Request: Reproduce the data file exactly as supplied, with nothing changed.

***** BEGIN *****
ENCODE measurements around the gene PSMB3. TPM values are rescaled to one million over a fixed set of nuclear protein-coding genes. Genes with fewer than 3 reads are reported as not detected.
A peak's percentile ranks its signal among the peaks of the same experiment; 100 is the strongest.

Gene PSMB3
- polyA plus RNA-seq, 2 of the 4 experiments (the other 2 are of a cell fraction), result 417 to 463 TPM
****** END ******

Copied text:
ENCODE measurements around the gene PSMB3. TPM values are rescaled to one million over a fixed set of nuclear protein-coding genes. Genes with fewer than 3 reads are reported as not detected.
A peak's percentile ranks its signal among the peaks of the same experiment; 100 is the strongest.

Gene PSMB3
- polyA plus RNA-seq, 2 of the 4 experiments (the other 2 are of a cell fraction), result 417 to 463 TPM